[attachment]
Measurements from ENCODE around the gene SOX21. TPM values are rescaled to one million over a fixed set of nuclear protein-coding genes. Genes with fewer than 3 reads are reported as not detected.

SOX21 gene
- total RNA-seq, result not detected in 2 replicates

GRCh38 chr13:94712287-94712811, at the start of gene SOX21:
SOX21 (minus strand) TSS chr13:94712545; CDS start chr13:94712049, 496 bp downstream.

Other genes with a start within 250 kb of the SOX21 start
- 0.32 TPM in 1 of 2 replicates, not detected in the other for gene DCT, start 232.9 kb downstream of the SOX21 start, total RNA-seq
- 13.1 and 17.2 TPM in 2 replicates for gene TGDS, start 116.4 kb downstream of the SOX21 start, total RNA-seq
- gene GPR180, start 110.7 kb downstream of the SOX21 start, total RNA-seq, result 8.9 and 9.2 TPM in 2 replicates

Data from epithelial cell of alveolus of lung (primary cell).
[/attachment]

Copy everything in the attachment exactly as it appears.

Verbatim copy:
Measurements from ENCODE around the gene SOX21. TPM values are rescaled to one million over a fixed set of nuclear protein-coding genes. Genes with fewer than 3 reads are reported as not detected.

SOX21 gene
- total RNA-seq, result not detected in 2 replicates

GRCh38 chr13:94712287-94712811, at the start of gene SOX21:
SOX21 (minus strand) TSS chr13:94712545; CDS start chr13:94712049, 496 bp downstream.

Other genes with a start within 250 kb of the SOX21 start
- 0.32 TPM in 1 of 2 replicates, not detected in the other for gene DCT, start 232.9 kb downstream of the SOX21 start, total RNA-seq
- 13.1 and 17.2 TPM in 2 replicates for gene TGDS, start 116.4 kb downstream of the SOX21 start, total RNA-seq
- gene GPR180, start 110.7 kb downstream of the SOX21 start, total RNA-seq, result 8.9 and 9.2 TPM in 2 replicates

Data from epithelial cell of alveolus of lung (primary cell).